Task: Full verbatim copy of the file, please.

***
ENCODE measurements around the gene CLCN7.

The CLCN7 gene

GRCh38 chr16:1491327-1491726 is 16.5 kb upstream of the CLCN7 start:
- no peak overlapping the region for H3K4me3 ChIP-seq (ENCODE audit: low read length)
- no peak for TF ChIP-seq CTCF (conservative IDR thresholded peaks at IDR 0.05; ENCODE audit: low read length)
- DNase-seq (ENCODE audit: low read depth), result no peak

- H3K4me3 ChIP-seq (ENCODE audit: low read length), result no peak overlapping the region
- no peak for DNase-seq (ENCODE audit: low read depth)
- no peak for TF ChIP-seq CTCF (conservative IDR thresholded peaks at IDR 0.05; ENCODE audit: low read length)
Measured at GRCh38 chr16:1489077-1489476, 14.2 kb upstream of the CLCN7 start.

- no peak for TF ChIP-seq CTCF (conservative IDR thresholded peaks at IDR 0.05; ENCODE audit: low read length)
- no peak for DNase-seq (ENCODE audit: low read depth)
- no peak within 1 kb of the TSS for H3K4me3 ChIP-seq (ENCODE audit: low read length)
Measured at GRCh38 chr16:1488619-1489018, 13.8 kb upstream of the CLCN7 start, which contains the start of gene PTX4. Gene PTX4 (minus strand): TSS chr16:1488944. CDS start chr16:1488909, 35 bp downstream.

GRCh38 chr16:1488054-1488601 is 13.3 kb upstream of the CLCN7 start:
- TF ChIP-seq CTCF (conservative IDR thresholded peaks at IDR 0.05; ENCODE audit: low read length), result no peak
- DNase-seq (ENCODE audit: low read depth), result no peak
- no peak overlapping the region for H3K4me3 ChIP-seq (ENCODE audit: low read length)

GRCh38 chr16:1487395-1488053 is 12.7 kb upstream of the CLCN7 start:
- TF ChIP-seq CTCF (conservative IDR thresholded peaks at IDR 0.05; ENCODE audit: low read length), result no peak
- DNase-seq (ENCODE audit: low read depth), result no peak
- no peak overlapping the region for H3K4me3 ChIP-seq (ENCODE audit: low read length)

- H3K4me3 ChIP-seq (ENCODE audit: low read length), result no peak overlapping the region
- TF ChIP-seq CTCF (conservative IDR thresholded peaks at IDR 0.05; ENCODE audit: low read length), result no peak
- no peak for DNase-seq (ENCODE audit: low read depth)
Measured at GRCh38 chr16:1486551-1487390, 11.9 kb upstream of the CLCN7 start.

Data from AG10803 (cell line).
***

ENCODE measurements around the gene CLCN7.

The CLCN7 gene

GRCh38 chr16:1491327-1491726 is 16.5 kb upstream of the CLCN7 start:
- no peak overlapping the region for H3K4me3 ChIP-seq (ENCODE audit: low read length)
- no peak for TF ChIP-seq CTCF (conservative IDR thresholded peaks at IDR 0.05; ENCODE audit: low read length)
- DNase-seq (ENCODE audit: low read depth), result no peak

- H3K4me3 ChIP-seq (ENCODE audit: low read length), result no peak overlapping the region
- no peak for DNase-seq (ENCODE audit: low read depth)
- no peak for TF ChIP-seq CTCF (conservative IDR thresholded peaks at IDR 0.05; ENCODE audit: low read length)
Measured at GRCh38 chr16:1489077-1489476, 14.2 kb upstream of the CLCN7 start.

- no peak for TF ChIP-seq CTCF (conservative IDR thresholded peaks at IDR 0.05; ENCODE audit: low read length)
- no peak for DNase-seq (ENCODE audit: low read depth)
- no peak within 1 kb of the TSS for H3K4me3 ChIP-seq (ENCODE audit: low read length)
Measured at GRCh38 chr16:1488619-1489018, 13.8 kb upstream of the CLCN7 start, which contains the start of gene PTX4. Gene PTX4 (minus strand): TSS chr16:1488944. CDS start chr16:1488909, 35 bp downstream.

GRCh38 chr16:1488054-1488601 is 13.3 kb upstream of the CLCN7 start:
- TF ChIP-seq CTCF (conservative IDR thresholded peaks at IDR 0.05; ENCODE audit: low read length), result no peak
- DNase-seq (ENCODE audit: low read depth), result no peak
- no peak overlapping the region for H3K4me3 ChIP-seq (ENCODE audit: low read length)

GRCh38 chr16:1487395-1488053 is 12.7 kb upstream of the CLCN7 start:
- TF ChIP-seq CTCF (conservative IDR thresholded peaks at IDR 0.05; ENCODE audit: low read length), result no peak
- DNase-seq (ENCODE audit: low read depth), result no peak
- no peak overlapping the region for H3K4me3 ChIP-seq (ENCODE audit: low read length)

- H3K4me3 ChIP-seq (ENCODE audit: low read length), result no peak overlapping the region
- TF ChIP-seq CTCF (conservative IDR thresholded peaks at IDR 0.05; ENCODE audit: low read length), result no peak
- no peak for DNase-seq (ENCODE audit: low read depth)
Measured at GRCh38 chr16:1486551-1487390, 11.9 kb upstream of the CLCN7 start.

Data from AG10803 (cell line).